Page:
ROME — With the Cannes film festival’s 50th bash now out of the way, Switzerland’s premier film event, the Locarno Intl. Film Festival, is gearing up for its golden anniversary edition Aug. 6-16.
One of the centerpieces will be a U.S. retrospective titled “50 (+1) Years of American Film.” The retro aims to rediscover the most original, influential and undervalued works to come out of the U.S. during the past half-century.
A group of 30 established filmmakers including Woody Allen, Robert Altman and Clint Eastwood, among others, were asked to choose a film they believe has been instrumental in shaping trends and inspiring budding filmmakers.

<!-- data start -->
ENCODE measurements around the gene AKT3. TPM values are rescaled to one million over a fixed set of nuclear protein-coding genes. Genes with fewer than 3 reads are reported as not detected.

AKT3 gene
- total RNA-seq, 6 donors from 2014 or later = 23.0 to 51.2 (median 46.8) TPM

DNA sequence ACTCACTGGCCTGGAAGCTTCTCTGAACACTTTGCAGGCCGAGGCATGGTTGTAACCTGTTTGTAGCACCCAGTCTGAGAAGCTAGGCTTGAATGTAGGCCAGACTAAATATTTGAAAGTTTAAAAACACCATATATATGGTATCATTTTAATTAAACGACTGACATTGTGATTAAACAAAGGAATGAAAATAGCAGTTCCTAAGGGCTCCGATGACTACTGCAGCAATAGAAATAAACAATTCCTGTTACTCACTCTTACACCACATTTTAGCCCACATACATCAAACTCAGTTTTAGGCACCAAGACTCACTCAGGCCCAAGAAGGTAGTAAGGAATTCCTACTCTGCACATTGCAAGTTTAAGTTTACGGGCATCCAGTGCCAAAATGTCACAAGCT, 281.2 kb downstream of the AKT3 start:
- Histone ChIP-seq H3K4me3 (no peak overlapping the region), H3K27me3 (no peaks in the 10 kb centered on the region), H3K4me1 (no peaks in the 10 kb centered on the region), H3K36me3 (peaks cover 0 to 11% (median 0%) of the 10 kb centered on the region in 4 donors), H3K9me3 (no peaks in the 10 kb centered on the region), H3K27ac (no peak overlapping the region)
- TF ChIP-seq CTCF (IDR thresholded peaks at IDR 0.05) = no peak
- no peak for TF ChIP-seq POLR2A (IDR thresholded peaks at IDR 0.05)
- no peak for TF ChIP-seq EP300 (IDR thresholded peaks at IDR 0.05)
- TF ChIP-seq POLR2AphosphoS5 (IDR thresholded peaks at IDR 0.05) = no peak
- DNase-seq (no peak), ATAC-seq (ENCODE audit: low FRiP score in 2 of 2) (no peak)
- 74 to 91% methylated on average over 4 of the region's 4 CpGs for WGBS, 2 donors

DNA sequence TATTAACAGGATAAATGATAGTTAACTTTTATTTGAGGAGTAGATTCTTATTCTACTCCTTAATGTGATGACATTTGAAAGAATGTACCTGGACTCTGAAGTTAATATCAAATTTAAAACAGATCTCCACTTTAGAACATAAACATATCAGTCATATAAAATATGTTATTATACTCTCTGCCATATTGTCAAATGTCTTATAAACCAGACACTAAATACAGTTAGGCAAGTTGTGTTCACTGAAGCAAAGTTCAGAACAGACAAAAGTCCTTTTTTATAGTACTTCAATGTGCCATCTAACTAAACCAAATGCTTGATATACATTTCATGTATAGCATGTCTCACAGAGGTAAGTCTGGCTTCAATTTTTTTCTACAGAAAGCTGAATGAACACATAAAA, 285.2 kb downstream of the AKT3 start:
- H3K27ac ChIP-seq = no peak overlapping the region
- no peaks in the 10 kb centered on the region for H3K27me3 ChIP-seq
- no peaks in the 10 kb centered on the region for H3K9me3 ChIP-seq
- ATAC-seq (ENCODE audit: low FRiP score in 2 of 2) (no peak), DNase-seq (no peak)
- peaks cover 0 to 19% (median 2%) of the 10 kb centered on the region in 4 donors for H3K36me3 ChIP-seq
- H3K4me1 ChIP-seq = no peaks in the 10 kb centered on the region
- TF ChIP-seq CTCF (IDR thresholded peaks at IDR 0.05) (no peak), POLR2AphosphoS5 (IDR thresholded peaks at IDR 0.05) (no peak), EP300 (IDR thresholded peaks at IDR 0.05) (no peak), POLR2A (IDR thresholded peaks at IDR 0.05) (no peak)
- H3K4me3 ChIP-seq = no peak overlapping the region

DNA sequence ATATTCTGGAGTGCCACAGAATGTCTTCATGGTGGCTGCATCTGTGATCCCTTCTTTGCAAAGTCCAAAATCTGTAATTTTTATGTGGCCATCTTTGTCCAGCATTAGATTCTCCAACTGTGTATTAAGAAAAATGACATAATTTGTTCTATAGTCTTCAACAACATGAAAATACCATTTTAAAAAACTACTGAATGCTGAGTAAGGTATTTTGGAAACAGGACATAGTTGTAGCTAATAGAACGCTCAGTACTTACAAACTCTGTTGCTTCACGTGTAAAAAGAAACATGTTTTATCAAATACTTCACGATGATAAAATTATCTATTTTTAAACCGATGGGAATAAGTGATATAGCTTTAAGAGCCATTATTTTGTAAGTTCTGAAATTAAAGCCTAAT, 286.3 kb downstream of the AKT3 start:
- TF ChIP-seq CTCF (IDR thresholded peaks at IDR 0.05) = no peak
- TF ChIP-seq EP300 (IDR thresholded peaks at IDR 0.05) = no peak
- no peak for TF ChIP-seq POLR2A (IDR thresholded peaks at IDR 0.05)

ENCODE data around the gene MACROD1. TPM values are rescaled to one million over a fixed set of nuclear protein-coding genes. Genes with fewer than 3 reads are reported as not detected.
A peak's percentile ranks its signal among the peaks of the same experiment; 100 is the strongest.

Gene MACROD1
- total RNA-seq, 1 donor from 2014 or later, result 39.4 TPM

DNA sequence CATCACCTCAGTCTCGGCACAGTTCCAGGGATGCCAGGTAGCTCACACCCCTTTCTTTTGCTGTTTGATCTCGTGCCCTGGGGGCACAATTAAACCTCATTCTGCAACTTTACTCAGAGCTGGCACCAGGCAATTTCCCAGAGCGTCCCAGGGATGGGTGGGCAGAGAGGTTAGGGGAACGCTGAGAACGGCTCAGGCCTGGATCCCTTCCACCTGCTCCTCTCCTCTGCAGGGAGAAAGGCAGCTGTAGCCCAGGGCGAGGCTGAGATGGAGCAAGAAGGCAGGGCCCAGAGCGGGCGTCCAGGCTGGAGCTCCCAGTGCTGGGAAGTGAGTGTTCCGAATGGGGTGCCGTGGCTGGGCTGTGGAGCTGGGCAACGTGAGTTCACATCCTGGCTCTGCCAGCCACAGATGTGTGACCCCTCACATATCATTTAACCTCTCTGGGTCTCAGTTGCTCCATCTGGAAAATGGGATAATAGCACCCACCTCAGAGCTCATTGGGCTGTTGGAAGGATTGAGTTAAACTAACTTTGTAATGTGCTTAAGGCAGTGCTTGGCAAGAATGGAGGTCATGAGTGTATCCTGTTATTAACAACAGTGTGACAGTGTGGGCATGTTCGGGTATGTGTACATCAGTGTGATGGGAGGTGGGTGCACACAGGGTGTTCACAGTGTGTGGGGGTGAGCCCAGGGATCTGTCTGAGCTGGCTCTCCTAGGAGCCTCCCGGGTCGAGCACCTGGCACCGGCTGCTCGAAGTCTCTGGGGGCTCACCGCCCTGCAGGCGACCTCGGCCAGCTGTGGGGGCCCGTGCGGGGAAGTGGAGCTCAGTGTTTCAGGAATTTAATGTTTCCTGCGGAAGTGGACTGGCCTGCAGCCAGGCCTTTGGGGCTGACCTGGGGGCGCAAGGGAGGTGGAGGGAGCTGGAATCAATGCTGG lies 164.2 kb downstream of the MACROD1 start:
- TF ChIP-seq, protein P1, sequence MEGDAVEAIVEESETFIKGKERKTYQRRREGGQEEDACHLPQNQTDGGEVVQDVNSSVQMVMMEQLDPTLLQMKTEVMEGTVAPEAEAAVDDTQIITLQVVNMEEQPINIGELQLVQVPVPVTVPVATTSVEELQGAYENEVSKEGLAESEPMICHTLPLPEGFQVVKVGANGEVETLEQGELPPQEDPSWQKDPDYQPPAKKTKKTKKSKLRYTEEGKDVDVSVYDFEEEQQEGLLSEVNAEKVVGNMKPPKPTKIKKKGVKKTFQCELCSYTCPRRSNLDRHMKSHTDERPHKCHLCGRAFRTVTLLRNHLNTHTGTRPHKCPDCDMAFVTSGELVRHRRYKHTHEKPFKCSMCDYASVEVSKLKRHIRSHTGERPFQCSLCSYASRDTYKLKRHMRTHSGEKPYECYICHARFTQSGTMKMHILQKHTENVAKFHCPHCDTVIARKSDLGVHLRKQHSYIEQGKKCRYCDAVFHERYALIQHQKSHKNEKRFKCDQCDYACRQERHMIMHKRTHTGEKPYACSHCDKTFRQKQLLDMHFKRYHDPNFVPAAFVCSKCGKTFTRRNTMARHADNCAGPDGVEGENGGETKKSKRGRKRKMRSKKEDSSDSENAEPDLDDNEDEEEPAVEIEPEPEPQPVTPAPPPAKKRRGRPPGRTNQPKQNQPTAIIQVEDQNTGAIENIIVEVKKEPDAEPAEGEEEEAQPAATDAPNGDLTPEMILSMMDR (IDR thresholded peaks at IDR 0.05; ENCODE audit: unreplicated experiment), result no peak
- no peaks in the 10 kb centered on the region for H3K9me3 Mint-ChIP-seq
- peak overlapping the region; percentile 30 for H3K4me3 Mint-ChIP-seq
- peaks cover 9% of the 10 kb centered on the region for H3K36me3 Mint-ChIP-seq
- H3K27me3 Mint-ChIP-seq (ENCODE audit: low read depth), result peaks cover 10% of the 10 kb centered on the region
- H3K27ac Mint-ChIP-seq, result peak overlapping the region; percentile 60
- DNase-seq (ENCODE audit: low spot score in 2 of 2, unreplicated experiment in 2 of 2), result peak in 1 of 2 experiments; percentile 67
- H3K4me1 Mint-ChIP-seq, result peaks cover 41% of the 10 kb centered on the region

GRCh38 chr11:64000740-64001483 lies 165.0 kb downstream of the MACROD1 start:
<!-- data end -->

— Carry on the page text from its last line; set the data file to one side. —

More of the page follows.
Selections range chronologically from Jacques Tourneur’s 1946 Western “Canyon Passage,” chosen by Scorsese, to Tim Burton’s 1995 biopic “Ed Wood,” courtesy of Paul Morrissey.
Among the most surprising entries are Allen’s choice of “The Hill” by Sidney Lumet, Coppola’s of Marlon Brando’s “One-Eyed Jacks,” John Waters’ nod to Joseph Losey’s “Boom!,” Gus Van Sant’s vote for Robert Redford’s “Ordinary People,” Allison Anders’ selection of Douglas Sirk’s “There’s Always Tomorrow” and John Carpenter’s of “Falstaff” (aka “Chimes at Midnight”) by Orson Welles.